How To Tie the App Development Process to Company Goals

October 6, 2017

By Steve Mezak

Clarity of vision. It’s what you need in the app development process to ensure your software meets not only development goals but also business goals, which are equally, if not more, important.

Large sums of money are too often thrown at the development team to build software without direction. Business executives often don’t tie software to a company initiative, or clearly communicate its importance to developers. In a complex project, failing to do so may end up costing you time and money, when an easier, faster, and initially cheaper solution might be available if your developers had a better understanding of what you wanted in the first place.

Your developers know what can and can’t be done quickly, and they’ll be able to tell you whether a request is feasible. There also might be ways to deliver larger software initiatives incrementally -- i.e. MVP development -- where return on investment is quicker than trying to attack the whole project all at once.

Clear Vision Is Key

Accelerance’s Steve Mezak and Tom Cooper recently sat down to discuss having a clear vision and path forward even before the first line of code is written. 


“If you don't have a business value linked to the feature request, all features are the same value. Then you don't get to where you're delivering the right features at the right time,” Tom argues.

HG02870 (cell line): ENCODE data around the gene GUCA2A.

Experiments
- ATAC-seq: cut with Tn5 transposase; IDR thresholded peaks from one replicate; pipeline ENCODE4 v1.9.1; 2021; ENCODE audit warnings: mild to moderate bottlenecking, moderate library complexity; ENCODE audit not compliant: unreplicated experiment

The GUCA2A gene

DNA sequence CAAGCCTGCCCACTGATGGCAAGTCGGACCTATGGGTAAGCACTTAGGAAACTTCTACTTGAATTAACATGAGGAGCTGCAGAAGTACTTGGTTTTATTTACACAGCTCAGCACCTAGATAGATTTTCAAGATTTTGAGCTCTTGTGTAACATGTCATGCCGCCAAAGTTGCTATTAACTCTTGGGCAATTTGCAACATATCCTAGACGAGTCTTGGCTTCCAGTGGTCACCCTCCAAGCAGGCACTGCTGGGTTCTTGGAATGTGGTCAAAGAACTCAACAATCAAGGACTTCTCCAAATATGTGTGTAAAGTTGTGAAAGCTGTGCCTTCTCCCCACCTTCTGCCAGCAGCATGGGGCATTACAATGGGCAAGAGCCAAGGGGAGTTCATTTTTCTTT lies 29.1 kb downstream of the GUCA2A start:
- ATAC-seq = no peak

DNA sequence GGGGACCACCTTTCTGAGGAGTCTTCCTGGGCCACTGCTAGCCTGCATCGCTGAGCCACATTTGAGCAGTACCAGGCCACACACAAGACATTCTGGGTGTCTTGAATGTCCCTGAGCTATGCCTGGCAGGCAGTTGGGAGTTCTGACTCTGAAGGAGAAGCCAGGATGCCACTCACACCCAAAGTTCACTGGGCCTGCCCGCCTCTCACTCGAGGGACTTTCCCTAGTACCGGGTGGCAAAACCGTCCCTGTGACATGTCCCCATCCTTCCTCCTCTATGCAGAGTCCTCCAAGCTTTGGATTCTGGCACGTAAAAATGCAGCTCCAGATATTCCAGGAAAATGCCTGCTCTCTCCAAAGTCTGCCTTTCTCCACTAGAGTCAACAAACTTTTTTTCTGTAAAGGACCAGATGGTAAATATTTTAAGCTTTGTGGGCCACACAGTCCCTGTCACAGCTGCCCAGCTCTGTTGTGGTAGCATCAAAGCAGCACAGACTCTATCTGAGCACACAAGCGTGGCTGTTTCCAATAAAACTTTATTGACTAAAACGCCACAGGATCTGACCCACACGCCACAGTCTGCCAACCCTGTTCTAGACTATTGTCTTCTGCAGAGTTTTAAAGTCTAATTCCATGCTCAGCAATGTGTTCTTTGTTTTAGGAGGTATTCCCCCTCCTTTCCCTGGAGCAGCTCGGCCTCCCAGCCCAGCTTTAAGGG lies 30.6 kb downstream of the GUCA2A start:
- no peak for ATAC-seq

Developers want to deliver value too, but are frustrated by poor planning. Development team managers may end up having a completely different vision from the business execs, and without a conversation about the best ways to move forward, the end result might be different from what the business side both wants and/or needs.

Too many times, the app process doesn’t include taking time to map out connections between writing the code, and delivering functionality that aligns with business initiatives. The two groups - business and tech - work almost completely separately, only checking in with each other when absolutely necessary.

That’s not the right way to do it: business executives and developers need to be on the same page, ensuring goals are met, and making changes even mid-course to make the process as efficient as possible.

“That's the kind of conversation you definitely want to be having with your technology folks,” Tom says.


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